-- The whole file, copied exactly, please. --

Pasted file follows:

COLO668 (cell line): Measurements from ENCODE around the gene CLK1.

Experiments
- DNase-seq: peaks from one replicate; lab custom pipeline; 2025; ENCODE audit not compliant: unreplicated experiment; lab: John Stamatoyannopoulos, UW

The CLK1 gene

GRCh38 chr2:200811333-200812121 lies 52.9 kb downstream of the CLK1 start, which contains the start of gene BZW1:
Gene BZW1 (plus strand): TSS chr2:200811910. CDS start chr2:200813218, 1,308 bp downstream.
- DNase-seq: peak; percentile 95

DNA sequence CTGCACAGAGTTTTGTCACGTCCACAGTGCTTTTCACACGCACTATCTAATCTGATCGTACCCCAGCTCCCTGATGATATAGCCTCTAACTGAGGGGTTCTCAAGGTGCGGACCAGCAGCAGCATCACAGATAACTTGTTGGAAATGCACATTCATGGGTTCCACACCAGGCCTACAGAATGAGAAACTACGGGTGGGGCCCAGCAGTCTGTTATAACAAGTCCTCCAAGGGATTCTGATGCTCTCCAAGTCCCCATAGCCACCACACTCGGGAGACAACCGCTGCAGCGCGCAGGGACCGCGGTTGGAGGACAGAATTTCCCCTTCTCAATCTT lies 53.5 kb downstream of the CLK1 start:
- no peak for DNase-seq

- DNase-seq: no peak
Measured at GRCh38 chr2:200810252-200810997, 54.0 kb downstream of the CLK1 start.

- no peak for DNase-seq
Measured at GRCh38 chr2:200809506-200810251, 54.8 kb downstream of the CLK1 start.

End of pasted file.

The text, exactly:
COLO668 (cell line): Measurements from ENCODE around the gene CLK1.

Experiments
- DNase-seq: peaks from one replicate; lab custom pipeline; 2025; ENCODE audit not compliant: unreplicated experiment; lab: John Stamatoyannopoulos, UW

The CLK1 gene

GRCh38 chr2:200811333-200812121 lies 52.9 kb downstream of the CLK1 start, which contains the start of gene BZW1:
Gene BZW1 (plus strand): TSS chr2:200811910. CDS start chr2:200813218, 1,308 bp downstream.
- DNase-seq: peak; percentile 95

DNA sequence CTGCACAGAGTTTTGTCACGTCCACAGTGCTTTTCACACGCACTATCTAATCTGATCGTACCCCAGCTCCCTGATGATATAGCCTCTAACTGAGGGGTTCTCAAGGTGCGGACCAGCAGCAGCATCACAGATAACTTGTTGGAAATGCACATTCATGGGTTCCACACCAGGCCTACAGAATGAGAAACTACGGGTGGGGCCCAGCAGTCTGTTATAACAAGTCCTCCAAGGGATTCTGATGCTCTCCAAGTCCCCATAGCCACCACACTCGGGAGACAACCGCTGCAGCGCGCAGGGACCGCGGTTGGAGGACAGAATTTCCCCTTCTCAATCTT lies 53.5 kb downstream of the CLK1 start:
- no peak for DNase-seq

- DNase-seq: no peak
Measured at GRCh38 chr2:200810252-200810997, 54.0 kb downstream of the CLK1 start.

- no peak for DNase-seq
Measured at GRCh38 chr2:200809506-200810251, 54.8 kb downstream of the CLK1 start.